late 14c., first attested in Scottish English, apparently a dialectal variant of Scottish stob "to pierce, stab," of uncertain origin, perhaps a variant of stub (n.) "stake, nail." Figurative use, of emotions, etc., is from 1590s. Related: Stabbed; stabbing.
"wound produced by stabbing," mid-15c., from stab (v.). Meaning "a try" first recorded 1895, American English. Stab in the back "treacherous deed" is first attested 1916.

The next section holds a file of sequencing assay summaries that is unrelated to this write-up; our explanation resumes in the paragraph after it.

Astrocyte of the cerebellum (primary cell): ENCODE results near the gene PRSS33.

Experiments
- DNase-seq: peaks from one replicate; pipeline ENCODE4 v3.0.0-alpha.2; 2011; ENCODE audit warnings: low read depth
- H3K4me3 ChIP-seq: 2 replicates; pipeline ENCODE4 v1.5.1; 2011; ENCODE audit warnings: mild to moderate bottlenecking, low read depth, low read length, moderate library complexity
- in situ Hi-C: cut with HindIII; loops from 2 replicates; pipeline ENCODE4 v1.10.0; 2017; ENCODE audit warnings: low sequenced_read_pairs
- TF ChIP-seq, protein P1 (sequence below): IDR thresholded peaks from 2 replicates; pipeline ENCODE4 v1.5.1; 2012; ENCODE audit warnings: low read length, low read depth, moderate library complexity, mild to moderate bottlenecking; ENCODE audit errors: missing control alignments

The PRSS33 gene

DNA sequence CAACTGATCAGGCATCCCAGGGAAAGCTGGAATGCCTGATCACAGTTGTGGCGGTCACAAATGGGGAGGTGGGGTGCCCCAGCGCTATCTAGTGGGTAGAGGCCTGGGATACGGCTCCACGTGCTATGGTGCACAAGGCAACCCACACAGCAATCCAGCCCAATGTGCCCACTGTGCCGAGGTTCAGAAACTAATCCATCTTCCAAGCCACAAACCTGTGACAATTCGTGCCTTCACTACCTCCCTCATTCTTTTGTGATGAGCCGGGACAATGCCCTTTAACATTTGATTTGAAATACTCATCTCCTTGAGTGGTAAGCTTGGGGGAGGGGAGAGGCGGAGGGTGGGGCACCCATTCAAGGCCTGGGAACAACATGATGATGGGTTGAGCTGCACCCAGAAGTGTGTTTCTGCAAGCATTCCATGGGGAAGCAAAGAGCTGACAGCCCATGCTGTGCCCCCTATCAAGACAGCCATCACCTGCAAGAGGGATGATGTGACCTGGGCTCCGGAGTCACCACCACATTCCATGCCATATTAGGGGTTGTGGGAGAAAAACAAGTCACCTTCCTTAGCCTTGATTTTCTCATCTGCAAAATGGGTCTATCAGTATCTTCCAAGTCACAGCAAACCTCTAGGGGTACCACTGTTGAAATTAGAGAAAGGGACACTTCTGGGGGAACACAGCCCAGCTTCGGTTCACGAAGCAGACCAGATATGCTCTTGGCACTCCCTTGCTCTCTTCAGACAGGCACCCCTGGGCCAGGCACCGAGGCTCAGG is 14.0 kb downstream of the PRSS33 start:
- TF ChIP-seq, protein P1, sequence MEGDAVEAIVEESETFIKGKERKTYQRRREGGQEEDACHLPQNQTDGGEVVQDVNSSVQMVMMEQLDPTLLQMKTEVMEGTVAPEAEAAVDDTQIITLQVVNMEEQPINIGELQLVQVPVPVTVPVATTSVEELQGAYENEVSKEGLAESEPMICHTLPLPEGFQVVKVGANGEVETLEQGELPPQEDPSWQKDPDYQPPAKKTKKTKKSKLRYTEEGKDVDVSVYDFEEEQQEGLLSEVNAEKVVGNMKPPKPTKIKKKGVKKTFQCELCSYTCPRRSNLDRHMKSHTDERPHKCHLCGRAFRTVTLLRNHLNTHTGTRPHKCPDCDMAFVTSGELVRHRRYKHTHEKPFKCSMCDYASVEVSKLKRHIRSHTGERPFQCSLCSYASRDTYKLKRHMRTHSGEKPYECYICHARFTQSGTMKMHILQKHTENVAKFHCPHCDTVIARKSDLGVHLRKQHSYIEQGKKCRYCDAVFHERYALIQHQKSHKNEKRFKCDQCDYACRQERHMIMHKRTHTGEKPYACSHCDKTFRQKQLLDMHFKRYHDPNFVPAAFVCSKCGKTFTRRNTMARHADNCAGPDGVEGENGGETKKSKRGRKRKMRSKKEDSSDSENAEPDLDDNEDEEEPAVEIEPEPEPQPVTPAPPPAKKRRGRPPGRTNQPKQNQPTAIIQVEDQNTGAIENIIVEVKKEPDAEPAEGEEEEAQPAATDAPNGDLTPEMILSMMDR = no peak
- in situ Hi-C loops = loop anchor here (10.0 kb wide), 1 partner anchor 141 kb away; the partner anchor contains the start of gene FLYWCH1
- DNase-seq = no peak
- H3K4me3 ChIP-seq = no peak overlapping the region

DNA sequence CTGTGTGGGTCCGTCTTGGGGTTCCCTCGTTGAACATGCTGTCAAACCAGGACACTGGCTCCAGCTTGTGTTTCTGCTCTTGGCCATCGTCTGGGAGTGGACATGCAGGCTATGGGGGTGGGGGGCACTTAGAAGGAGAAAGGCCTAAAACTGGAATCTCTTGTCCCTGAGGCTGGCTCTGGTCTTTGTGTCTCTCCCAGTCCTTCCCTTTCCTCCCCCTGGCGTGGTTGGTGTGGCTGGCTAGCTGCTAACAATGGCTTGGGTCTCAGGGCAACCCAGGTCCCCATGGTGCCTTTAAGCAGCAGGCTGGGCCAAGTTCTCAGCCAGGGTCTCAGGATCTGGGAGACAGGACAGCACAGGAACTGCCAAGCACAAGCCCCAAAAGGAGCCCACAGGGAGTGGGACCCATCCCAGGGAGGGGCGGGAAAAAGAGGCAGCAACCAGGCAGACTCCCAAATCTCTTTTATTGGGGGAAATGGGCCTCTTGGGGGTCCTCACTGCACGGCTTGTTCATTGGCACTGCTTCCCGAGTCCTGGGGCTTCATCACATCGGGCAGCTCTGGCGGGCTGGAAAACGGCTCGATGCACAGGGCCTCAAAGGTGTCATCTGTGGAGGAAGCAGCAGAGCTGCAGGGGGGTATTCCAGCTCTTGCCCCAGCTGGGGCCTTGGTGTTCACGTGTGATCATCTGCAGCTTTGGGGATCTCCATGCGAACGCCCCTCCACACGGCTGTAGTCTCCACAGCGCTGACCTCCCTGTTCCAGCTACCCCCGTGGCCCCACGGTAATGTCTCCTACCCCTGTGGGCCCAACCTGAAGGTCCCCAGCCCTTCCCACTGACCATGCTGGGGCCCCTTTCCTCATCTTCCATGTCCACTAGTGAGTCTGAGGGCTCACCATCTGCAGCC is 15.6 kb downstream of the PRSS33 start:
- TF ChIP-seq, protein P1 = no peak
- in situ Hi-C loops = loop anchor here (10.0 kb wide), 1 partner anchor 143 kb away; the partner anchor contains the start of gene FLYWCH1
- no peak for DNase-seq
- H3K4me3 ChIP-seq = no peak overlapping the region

Soft; yielding and insubstantial: Support for Reagan is ''all very squooshy''
[1970s+; the date should probably be earlier; sqush, ''to collapse into a soft, pulpy mass,'' is found by 1884]